Seemingly everywhere you turn these days, someone is expressing doubts about “globalization” and lamenting its impact on American workers. This obviously has been a theme of the Trump administration and its America First approach to U.S. trade and immigration policy, but you may be surprised to learn that a lot of Biden folks have been saying similar stuff in recent years (see, e.g., this recent Wall Street Journal piece). And, unsurprisingly, the media—always on the lookout for a sympathetic victim of capitalist greed—has been similarly focused on globalization’s alleged harms.
Indeed, when articles like the WSJ piece above are written or political speeches are made, the sources usually couch any benefits of globalization—assuming they speak of them at all—in terms of consumers (the proverbial “cheap T-shirt” made abroad) or corporations and their shareholders (insert evils of capitalism here). Few stop to consider the broader benefits that the relatively free movement of goods, services, labor, capital, and ideas across national borders confers upon each of us and the nation or world more broadly.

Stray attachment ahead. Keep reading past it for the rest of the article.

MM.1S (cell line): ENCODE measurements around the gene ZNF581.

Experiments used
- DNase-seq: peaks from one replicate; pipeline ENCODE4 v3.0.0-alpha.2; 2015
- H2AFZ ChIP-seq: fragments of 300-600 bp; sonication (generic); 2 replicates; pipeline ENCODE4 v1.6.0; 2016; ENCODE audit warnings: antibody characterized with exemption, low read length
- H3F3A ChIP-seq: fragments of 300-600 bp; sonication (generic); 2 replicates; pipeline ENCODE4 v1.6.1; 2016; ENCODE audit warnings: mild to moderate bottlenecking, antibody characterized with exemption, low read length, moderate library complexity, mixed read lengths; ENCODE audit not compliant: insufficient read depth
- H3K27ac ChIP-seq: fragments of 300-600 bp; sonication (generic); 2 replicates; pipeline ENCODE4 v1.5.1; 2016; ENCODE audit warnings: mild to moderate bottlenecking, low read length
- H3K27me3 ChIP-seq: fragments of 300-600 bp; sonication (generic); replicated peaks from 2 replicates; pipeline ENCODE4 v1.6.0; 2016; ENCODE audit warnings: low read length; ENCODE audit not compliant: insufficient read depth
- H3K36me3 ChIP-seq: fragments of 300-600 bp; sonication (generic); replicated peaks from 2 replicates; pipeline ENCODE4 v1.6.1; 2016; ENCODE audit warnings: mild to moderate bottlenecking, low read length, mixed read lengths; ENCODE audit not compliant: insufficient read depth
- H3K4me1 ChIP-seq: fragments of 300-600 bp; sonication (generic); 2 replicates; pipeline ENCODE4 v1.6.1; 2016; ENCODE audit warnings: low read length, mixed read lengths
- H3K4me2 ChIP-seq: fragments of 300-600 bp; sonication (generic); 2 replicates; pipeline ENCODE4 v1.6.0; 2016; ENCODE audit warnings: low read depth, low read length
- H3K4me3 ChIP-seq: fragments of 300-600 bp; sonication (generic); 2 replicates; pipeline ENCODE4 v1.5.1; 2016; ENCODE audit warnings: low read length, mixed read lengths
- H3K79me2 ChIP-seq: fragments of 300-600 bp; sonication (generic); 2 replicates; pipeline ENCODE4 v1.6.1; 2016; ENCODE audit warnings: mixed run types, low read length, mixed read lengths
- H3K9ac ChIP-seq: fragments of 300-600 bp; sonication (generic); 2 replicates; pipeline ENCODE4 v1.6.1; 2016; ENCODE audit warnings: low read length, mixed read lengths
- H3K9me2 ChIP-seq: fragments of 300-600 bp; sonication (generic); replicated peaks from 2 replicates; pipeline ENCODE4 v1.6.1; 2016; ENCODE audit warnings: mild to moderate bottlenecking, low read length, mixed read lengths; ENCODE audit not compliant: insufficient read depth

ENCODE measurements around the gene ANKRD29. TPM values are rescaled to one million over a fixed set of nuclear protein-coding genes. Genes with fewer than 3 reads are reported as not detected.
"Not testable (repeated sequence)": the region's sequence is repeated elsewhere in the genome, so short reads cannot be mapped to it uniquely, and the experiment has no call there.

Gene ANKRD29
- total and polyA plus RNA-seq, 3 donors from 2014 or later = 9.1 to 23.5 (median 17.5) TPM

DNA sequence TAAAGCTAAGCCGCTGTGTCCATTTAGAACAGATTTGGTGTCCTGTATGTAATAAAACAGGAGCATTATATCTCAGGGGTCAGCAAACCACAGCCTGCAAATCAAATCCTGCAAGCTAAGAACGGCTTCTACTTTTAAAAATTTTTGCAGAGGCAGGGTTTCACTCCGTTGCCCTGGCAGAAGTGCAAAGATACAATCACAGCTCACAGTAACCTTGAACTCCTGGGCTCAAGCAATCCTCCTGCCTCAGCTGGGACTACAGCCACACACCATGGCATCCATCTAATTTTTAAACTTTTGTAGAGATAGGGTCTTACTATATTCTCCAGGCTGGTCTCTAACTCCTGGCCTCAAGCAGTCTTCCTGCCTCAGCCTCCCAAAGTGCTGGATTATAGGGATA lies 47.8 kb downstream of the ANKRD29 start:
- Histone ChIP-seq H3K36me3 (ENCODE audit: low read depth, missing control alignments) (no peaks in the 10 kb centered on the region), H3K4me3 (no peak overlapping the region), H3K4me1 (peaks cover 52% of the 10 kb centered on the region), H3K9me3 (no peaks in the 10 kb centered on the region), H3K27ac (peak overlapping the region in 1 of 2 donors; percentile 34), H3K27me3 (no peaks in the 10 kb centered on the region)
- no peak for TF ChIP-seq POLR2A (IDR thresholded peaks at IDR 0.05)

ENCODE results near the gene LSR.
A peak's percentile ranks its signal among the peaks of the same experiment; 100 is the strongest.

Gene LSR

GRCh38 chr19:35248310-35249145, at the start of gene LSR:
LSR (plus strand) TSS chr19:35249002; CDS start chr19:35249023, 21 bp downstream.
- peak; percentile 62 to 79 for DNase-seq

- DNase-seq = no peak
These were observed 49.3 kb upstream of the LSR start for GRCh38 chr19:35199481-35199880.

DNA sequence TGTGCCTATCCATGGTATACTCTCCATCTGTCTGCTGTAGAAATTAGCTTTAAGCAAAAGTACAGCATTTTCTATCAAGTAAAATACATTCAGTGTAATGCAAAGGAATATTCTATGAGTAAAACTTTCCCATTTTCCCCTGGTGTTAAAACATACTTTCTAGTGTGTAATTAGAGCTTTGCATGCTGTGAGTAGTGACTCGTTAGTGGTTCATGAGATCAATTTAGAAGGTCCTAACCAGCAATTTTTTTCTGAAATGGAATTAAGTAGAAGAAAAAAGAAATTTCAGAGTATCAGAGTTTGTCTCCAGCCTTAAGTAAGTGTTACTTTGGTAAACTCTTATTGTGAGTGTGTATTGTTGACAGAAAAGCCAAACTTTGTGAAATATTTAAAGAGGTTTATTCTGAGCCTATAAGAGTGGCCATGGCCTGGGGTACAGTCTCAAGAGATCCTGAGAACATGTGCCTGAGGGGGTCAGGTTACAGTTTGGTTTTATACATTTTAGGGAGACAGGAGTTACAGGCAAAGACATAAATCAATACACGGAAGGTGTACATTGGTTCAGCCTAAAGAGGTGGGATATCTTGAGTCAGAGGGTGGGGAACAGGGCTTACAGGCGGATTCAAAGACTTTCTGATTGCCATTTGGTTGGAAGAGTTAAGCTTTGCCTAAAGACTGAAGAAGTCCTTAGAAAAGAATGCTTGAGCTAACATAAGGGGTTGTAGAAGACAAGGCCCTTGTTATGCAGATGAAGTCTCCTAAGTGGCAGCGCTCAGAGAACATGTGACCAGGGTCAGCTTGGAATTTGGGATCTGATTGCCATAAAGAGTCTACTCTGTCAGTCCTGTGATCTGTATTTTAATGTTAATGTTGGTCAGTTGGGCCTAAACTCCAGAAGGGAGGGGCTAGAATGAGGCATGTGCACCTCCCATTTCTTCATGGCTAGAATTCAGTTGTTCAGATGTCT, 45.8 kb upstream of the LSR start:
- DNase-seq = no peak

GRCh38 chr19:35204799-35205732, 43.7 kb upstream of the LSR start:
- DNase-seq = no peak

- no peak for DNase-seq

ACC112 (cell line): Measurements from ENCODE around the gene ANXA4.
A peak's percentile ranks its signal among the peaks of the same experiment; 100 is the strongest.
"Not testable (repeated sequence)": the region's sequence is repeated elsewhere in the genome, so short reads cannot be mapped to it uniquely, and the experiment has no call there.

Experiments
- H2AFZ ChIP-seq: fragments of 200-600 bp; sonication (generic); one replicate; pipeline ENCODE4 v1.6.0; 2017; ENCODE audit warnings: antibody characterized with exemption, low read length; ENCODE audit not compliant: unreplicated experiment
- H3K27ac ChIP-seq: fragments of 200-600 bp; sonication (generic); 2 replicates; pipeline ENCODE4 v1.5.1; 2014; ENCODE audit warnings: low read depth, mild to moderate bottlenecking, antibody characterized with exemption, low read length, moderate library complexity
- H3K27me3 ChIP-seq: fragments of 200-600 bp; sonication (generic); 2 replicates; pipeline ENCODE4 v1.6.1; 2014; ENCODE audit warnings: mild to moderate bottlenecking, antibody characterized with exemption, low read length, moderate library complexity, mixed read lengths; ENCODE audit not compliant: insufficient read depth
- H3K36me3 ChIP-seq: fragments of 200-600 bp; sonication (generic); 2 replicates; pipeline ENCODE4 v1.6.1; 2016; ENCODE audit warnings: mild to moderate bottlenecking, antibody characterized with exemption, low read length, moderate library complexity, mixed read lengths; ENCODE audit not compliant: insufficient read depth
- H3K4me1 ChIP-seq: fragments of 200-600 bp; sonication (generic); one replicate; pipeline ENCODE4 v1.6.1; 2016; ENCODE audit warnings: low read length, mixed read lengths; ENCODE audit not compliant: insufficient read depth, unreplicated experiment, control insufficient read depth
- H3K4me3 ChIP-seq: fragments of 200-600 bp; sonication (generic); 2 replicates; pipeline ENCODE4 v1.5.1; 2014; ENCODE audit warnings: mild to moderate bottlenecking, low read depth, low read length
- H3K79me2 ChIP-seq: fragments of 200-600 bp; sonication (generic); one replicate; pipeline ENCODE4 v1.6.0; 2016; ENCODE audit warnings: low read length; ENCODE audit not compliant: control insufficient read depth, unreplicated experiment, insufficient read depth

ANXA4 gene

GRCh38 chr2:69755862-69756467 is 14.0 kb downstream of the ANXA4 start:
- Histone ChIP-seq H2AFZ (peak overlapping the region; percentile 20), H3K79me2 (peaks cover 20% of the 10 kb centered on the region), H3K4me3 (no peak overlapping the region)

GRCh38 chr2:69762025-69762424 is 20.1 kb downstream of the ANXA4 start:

So that’s what we’ll do today, looking at perhaps the best recent example of such globalization benefits: the Pfizer/BioNTech and Moderna COVID-19 vaccines that we’ll hopefully soon have injected in our arms. As you’ll see, every part of the vaccines—from corporate leadership to investment to research and development to production and distribution—depends on “globalization” and would suffer from government attempts to block it.